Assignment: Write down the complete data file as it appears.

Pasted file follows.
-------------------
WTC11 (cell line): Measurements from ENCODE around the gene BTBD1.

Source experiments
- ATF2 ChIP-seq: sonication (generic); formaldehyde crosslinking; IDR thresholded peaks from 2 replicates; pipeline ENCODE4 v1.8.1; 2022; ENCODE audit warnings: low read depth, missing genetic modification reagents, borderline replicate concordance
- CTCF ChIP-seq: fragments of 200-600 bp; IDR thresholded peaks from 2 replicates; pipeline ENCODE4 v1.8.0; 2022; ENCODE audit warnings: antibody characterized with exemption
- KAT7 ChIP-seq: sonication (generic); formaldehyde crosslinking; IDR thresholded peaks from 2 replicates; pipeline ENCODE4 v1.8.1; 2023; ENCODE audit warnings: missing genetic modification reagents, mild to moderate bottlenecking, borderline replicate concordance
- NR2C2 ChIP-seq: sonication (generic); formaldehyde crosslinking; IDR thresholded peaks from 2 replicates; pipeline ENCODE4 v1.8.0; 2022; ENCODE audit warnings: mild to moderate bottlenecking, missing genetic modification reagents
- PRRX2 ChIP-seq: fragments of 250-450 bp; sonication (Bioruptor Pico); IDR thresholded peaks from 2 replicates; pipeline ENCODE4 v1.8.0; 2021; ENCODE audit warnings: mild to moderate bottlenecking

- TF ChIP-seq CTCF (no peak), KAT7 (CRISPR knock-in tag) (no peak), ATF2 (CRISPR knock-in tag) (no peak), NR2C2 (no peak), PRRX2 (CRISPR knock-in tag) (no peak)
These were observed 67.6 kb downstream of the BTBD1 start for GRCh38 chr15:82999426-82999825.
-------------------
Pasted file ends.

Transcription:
WTC11 (cell line): Measurements from ENCODE around the gene BTBD1.

Source experiments
- ATF2 ChIP-seq: sonication (generic); formaldehyde crosslinking; IDR thresholded peaks from 2 replicates; pipeline ENCODE4 v1.8.1; 2022; ENCODE audit warnings: low read depth, missing genetic modification reagents, borderline replicate concordance
- CTCF ChIP-seq: fragments of 200-600 bp; IDR thresholded peaks from 2 replicates; pipeline ENCODE4 v1.8.0; 2022; ENCODE audit warnings: antibody characterized with exemption
- KAT7 ChIP-seq: sonication (generic); formaldehyde crosslinking; IDR thresholded peaks from 2 replicates; pipeline ENCODE4 v1.8.1; 2023; ENCODE audit warnings: missing genetic modification reagents, mild to moderate bottlenecking, borderline replicate concordance
- NR2C2 ChIP-seq: sonication (generic); formaldehyde crosslinking; IDR thresholded peaks from 2 replicates; pipeline ENCODE4 v1.8.0; 2022; ENCODE audit warnings: mild to moderate bottlenecking, missing genetic modification reagents
- PRRX2 ChIP-seq: fragments of 250-450 bp; sonication (Bioruptor Pico); IDR thresholded peaks from 2 replicates; pipeline ENCODE4 v1.8.0; 2021; ENCODE audit warnings: mild to moderate bottlenecking

- TF ChIP-seq CTCF (no peak), KAT7 (CRISPR knock-in tag) (no peak), ATF2 (CRISPR knock-in tag) (no peak), NR2C2 (no peak), PRRX2 (CRISPR knock-in tag) (no peak)
These were observed 67.6 kb downstream of the BTBD1 start for GRCh38 chr15:82999426-82999825.